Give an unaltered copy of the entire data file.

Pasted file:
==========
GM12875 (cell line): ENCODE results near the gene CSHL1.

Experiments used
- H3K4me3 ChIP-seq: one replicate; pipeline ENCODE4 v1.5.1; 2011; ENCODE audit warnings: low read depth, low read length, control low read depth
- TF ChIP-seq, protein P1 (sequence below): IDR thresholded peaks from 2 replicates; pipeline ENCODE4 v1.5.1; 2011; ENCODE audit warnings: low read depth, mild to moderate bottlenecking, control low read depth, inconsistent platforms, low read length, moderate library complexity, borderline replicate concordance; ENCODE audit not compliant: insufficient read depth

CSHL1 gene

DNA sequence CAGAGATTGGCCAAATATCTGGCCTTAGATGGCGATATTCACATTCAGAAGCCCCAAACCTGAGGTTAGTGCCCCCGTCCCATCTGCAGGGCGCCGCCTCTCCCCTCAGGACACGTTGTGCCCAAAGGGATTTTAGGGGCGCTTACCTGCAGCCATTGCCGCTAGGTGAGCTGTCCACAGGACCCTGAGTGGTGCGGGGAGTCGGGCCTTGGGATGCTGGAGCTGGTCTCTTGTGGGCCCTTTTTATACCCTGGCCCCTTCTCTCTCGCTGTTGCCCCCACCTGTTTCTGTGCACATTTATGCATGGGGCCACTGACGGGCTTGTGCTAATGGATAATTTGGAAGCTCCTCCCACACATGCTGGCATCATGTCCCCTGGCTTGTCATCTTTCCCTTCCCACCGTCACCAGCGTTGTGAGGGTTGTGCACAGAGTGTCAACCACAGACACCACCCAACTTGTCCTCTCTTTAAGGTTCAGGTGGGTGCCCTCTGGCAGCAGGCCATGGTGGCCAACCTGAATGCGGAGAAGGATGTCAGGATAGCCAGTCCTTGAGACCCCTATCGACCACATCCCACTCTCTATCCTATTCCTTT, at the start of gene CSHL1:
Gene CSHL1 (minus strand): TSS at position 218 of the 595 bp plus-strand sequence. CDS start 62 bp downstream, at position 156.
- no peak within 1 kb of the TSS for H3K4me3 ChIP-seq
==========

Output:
GM12875 (cell line): ENCODE results near the gene CSHL1.

Experiments used
- H3K4me3 ChIP-seq: one replicate; pipeline ENCODE4 v1.5.1; 2011; ENCODE audit warnings: low read depth, low read length, control low read depth
- TF ChIP-seq, protein P1 (sequence below): IDR thresholded peaks from 2 replicates; pipeline ENCODE4 v1.5.1; 2011; ENCODE audit warnings: low read depth, mild to moderate bottlenecking, control low read depth, inconsistent platforms, low read length, moderate library complexity, borderline replicate concordance; ENCODE audit not compliant: insufficient read depth

CSHL1 gene

DNA sequence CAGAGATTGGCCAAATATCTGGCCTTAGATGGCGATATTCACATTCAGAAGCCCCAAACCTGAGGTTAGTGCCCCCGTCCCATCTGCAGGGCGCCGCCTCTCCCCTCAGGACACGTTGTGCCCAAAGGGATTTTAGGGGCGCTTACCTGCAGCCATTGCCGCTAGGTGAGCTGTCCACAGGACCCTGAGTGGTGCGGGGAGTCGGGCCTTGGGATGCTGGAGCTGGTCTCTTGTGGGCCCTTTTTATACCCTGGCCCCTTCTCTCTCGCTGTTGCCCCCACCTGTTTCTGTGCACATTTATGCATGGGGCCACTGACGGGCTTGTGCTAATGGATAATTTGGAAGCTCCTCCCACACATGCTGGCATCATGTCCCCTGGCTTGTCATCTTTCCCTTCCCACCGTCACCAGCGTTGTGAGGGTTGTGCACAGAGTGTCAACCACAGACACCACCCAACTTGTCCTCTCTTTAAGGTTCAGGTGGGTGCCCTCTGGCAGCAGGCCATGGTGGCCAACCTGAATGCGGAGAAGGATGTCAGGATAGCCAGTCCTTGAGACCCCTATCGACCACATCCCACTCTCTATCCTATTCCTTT, at the start of gene CSHL1:
Gene CSHL1 (minus strand): TSS at position 218 of the 595 bp plus-strand sequence. CDS start 62 bp downstream, at position 156.
- no peak within 1 kb of the TSS for H3K4me3 ChIP-seq